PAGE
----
Demand for community gardens in Richmond has “exploded” over the past year, according to the Richmond Food Security Society.
As of Tuesday, there are 575 residents waiting for their chance to plant their own flowers, vegetables or herbs in a community garden plot.
“We’ve seen that the pandemic has really shown the faults in our food system…So that insecurity around food sources has really pushed people to alternative sources,” said Sarina Clay-Smith, urban agriculture program manager for Richmond Food Security Society, which oversees the city’s community gardens.
“When we rely so heavily on importing foods, it can cause a lot of people to be worried – like when the pandemic shut everything down – if people are going to be able to source the same food.”
The gardens can also help reduce social isolation and provide a sense of community, said Ian Lai, executive director of Richmond Food Security Society.
“It’s a great place for people to gather and learn together,” he told Richmond’s parks, recreation and cultural services committee on Tuesday.
Last year, there were 225 new signups – nearly double the 134 waitlist signups in 2019. So far this year, 46 people have added their names to the list. For some gardens, Clay-Smith said, the wait can be as long as three years.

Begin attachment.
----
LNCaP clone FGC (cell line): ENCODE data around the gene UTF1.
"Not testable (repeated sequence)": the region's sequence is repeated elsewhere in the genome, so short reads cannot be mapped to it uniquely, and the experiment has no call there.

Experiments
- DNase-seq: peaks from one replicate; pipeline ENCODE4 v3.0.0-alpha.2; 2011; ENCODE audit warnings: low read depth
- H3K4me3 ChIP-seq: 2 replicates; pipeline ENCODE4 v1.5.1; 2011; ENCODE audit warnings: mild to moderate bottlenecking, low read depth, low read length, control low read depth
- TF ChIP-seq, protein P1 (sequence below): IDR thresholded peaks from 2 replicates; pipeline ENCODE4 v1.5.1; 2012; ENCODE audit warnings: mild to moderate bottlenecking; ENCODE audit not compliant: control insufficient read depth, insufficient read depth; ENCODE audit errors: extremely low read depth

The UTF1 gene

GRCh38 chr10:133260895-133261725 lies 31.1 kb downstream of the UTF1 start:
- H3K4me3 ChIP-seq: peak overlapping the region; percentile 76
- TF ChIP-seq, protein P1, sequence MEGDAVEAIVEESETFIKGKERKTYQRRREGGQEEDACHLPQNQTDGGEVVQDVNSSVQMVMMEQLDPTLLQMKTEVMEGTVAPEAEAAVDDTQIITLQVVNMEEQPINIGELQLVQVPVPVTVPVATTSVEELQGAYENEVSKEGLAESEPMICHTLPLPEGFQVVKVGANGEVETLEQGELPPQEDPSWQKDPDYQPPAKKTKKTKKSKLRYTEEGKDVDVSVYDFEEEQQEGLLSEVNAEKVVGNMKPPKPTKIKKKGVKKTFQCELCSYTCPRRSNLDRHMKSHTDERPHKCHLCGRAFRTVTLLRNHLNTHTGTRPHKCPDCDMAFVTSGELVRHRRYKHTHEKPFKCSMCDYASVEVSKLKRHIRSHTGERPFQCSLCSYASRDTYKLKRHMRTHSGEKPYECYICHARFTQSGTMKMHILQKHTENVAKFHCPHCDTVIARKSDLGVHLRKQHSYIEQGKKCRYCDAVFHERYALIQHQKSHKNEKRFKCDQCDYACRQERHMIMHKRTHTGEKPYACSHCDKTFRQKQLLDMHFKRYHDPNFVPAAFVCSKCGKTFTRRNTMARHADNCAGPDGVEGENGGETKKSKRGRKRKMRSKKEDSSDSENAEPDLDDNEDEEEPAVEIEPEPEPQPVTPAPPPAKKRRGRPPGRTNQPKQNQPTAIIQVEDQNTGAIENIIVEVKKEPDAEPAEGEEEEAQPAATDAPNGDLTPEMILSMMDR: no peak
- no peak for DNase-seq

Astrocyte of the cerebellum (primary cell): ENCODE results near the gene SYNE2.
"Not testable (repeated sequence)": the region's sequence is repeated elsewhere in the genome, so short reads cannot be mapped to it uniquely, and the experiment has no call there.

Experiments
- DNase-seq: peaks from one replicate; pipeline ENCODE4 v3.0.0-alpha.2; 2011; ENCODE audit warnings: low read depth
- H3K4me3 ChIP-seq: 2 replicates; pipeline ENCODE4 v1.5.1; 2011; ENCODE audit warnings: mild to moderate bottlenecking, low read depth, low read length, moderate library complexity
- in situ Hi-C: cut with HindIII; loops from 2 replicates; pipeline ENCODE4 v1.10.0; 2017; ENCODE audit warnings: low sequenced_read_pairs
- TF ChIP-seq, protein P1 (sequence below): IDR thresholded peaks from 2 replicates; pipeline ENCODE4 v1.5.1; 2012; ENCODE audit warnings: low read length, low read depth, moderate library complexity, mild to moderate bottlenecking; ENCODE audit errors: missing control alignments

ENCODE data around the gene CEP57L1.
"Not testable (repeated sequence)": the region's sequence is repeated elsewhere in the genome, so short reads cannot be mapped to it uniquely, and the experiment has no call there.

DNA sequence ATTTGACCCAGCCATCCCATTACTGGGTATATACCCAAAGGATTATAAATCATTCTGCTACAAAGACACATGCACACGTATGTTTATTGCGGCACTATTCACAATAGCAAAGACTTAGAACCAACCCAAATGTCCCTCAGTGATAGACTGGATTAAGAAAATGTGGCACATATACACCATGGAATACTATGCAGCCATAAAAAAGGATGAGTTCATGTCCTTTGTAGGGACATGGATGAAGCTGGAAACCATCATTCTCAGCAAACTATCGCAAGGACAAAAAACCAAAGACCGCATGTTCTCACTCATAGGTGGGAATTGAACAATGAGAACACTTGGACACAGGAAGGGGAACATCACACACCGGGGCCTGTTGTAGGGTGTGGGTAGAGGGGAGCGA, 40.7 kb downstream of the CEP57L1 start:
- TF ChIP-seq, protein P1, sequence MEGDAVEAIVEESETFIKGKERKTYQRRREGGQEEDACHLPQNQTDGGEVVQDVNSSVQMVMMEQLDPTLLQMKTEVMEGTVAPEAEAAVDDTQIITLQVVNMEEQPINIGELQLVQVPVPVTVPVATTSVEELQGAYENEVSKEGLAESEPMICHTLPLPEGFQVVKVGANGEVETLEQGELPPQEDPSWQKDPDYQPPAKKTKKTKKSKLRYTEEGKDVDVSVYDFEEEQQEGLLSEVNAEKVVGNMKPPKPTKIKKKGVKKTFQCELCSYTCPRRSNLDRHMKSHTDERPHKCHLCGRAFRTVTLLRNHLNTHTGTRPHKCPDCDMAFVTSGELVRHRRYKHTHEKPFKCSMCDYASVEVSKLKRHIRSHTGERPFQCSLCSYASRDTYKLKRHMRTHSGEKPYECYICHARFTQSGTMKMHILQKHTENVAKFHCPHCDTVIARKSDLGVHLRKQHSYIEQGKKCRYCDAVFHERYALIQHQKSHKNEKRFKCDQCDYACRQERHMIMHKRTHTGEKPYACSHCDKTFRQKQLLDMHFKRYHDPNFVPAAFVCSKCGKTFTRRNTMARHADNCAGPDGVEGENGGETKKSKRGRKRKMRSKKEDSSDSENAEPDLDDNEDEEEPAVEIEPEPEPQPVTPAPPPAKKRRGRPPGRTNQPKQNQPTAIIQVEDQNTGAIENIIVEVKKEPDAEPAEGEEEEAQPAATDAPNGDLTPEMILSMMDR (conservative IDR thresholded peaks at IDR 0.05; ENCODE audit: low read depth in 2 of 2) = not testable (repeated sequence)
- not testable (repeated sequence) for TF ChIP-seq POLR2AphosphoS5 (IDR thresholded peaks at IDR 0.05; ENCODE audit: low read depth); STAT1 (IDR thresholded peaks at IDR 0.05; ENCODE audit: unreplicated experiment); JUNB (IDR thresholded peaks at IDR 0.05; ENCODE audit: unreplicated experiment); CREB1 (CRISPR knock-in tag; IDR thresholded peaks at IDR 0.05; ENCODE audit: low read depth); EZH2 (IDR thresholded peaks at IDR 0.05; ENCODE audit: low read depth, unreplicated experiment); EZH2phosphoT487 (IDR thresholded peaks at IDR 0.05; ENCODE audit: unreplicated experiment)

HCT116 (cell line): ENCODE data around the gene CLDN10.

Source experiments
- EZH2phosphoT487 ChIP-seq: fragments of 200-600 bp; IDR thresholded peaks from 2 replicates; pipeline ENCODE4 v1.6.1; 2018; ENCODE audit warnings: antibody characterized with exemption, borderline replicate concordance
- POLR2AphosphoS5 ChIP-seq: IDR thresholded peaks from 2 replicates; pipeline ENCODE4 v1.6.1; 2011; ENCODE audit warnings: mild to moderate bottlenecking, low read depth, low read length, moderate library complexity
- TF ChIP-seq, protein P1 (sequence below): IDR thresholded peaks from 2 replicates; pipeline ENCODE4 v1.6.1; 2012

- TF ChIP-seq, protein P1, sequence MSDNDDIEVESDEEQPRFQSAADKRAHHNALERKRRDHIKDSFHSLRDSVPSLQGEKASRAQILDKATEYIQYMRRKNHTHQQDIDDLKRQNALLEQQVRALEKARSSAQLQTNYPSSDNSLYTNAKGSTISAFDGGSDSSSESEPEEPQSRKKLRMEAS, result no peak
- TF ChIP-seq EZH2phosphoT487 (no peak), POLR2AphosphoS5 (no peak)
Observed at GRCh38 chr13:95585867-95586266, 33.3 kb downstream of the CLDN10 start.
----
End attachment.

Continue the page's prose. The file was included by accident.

At Tuesday’s committee meeting, councillors voted to move ahead with the plan to build 200 community garden plots on the Garden City Lands this summer.
Coun. Harold Steves, however, said even more plots are needed.
“People are really into gardening through the pandemic, and a lot of them are looking ahead and saying, wow, we’re going into another pandemic…in terms of climate change,” he said at Tuesday’s meeting.
“So people are desperate to get garden plots and to get gardening.”
Clay-Smith agreed that there’s a definite need for more community gardens in Richmond – particularly with such a large waitlist and low turnover at existing plots.
“We don’t have it as a system where you go in for five years, and that’s your time and you move on,” she said.
The proposed Garden City Land plots still need approval from city council and the Agricultural Land Commission before they can be built.
Gardeners pay an annual membership fee, which ranges from around $40 to $90, depending on the size of the plot, Clay-Smith said.
These funds are used to manage the gardens, pay staff wages and cover liability insurance on behalf of the gardeners and for supplies such as tools and hoses.
Richmond Food Security Society is also looking at expanding its gardens, for example in city centre or east Richmond, depending on demand, to help ease the waitlist burden.